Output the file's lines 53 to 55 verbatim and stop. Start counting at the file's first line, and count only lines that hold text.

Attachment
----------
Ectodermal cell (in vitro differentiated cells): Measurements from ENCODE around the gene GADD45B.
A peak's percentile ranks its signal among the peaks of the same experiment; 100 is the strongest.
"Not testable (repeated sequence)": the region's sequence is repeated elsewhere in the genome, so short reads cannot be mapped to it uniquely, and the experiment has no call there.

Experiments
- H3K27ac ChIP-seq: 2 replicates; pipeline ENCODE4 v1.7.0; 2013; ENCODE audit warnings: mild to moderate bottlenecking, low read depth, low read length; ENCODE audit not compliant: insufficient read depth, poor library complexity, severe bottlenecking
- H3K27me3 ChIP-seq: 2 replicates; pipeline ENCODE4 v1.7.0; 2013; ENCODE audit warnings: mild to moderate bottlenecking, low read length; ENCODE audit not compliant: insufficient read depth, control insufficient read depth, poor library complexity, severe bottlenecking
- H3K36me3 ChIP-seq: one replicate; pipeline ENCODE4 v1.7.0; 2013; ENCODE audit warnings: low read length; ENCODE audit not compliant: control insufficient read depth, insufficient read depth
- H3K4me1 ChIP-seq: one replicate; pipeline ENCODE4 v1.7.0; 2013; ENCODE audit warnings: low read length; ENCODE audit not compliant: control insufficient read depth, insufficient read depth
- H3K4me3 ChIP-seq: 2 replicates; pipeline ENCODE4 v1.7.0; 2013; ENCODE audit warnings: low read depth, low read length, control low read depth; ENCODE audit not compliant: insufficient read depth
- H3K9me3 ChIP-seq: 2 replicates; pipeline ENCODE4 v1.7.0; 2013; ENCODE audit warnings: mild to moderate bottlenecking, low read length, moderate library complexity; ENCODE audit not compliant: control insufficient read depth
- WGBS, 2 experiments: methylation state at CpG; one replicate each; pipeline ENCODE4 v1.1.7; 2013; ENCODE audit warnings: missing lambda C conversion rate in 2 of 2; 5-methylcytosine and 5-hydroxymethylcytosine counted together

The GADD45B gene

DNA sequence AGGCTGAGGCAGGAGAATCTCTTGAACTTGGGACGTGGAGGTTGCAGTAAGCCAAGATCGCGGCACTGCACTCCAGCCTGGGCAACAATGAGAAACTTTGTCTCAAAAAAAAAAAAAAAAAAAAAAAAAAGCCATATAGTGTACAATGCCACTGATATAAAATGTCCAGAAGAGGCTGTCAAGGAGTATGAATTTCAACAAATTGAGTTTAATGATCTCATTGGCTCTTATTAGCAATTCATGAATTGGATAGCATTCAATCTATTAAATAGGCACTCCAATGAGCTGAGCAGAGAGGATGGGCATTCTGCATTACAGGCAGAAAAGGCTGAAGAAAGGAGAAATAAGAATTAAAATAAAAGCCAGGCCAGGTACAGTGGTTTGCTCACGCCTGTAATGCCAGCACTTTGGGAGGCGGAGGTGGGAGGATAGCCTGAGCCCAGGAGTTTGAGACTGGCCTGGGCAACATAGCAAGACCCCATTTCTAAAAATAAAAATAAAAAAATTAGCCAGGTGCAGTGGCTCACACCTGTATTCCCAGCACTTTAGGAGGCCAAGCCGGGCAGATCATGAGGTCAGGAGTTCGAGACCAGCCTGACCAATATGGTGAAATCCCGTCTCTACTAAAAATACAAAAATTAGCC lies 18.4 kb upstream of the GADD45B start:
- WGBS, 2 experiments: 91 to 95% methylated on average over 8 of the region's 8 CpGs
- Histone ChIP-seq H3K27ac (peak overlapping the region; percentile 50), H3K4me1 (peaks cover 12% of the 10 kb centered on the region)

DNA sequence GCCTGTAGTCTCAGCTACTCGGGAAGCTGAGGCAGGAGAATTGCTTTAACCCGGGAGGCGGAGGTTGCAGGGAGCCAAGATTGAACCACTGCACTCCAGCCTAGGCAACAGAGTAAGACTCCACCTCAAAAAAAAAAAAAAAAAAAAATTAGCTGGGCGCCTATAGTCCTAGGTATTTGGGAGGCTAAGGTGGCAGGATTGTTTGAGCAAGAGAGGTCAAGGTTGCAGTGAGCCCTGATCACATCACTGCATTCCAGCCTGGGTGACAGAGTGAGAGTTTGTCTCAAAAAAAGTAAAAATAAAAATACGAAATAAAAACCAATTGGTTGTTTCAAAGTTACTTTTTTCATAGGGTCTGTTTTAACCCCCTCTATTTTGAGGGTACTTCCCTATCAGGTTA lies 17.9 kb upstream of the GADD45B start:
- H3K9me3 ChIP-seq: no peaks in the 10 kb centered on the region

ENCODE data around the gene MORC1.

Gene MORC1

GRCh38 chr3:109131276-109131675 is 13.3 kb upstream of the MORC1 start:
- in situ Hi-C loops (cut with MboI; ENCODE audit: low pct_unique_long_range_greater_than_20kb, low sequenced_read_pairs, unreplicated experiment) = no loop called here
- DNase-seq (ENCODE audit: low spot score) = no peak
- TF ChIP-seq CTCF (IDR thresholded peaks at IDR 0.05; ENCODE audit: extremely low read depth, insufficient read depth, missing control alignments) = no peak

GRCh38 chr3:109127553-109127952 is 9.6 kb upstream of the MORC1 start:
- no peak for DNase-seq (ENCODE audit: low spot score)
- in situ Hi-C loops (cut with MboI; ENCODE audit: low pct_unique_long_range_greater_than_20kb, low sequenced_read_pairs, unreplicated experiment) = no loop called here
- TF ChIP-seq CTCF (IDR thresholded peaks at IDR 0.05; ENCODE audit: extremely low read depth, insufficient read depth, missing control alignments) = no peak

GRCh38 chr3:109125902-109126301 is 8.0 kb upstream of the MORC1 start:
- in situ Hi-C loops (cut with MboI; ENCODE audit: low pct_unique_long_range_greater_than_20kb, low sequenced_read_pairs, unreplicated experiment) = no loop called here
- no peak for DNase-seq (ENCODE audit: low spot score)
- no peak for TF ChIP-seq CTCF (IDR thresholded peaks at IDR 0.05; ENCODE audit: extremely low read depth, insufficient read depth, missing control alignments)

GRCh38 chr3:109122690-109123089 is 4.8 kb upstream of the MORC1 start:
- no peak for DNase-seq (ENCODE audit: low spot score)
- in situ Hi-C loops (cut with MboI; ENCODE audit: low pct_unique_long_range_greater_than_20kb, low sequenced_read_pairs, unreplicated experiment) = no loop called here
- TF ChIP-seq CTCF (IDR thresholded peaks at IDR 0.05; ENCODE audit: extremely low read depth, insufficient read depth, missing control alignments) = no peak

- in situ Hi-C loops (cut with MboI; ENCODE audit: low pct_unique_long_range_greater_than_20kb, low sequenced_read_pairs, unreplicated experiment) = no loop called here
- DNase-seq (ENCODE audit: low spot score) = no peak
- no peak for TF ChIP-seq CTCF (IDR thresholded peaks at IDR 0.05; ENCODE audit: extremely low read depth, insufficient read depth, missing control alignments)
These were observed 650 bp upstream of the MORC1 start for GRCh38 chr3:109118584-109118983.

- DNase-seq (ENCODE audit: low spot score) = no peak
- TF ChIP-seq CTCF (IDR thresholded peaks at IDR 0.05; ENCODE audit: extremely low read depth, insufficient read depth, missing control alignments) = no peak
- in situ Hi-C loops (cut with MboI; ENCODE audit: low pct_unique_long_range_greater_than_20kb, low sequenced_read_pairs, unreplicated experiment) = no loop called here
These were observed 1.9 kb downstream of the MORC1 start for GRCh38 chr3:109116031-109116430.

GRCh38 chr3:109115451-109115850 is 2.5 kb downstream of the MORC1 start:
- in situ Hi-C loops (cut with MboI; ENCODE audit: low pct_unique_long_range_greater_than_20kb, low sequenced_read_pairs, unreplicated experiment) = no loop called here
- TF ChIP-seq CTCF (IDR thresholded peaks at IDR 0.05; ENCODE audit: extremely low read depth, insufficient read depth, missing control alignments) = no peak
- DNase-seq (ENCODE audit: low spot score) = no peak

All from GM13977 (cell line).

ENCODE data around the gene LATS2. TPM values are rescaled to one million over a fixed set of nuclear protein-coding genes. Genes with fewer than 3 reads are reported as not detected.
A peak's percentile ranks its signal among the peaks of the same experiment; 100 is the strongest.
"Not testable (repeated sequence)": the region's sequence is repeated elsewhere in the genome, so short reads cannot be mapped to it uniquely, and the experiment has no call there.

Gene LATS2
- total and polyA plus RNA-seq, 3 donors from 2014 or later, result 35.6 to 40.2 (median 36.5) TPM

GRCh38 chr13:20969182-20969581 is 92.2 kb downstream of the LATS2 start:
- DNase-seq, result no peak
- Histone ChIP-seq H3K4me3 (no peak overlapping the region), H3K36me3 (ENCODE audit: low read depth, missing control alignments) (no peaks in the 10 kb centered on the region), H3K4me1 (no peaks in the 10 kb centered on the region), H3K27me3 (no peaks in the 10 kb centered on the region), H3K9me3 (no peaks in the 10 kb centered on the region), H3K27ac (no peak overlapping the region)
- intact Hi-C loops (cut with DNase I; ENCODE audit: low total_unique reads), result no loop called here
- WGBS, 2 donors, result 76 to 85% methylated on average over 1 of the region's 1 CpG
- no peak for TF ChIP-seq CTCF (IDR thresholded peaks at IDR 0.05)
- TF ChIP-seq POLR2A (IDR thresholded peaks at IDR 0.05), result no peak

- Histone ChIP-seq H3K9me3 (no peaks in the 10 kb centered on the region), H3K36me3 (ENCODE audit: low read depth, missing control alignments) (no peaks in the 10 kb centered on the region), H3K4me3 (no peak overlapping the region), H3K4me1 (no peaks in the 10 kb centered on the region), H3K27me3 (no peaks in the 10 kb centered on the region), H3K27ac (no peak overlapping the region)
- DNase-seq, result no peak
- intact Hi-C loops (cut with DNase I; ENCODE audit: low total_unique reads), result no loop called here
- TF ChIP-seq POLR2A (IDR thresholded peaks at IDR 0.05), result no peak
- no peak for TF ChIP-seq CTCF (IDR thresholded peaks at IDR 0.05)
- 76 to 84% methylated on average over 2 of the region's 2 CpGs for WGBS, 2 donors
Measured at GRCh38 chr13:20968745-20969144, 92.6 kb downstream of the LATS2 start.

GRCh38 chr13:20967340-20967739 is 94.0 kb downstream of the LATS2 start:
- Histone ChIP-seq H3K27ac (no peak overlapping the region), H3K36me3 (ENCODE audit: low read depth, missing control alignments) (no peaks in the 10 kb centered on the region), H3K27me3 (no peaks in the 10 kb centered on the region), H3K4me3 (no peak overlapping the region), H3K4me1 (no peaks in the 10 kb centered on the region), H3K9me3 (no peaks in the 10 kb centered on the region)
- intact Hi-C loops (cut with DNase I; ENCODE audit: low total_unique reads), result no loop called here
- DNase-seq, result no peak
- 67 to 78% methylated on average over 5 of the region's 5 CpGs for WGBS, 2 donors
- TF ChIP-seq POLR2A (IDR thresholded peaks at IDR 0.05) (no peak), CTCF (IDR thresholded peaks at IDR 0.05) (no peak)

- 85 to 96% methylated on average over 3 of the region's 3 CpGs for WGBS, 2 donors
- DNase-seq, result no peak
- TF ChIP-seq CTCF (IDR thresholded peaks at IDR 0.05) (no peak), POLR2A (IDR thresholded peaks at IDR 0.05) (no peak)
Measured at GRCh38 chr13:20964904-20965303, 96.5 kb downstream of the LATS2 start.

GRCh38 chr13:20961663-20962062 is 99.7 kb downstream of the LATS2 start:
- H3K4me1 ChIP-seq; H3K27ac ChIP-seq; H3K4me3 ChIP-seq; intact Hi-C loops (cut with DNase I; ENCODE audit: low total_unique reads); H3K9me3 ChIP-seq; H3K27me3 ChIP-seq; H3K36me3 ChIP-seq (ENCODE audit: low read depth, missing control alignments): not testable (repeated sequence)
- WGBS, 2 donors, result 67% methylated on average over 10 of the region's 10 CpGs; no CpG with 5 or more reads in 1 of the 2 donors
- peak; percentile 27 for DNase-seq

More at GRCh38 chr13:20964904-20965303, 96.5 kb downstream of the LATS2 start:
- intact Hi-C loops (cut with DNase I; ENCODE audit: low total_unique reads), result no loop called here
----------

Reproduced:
- total and polyA plus RNA-seq, 3 donors from 2014 or later, result 35.6 to 40.2 (median 36.5) TPM

GRCh38 chr13:20969182-20969581 is 92.2 kb downstream of the LATS2 start:
- DNase-seq, result no peak